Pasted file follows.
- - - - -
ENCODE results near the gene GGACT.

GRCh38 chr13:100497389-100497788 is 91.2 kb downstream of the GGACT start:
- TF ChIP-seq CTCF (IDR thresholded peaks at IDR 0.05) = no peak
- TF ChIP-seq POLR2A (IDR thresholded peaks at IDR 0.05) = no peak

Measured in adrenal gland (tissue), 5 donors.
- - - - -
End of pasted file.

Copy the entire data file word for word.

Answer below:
ENCODE results near the gene GGACT.

GRCh38 chr13:100497389-100497788 is 91.2 kb downstream of the GGACT start:
- TF ChIP-seq CTCF (IDR thresholded peaks at IDR 0.05) = no peak
- TF ChIP-seq POLR2A (IDR thresholded peaks at IDR 0.05) = no peak

Measured in adrenal gland (tissue), 5 donors.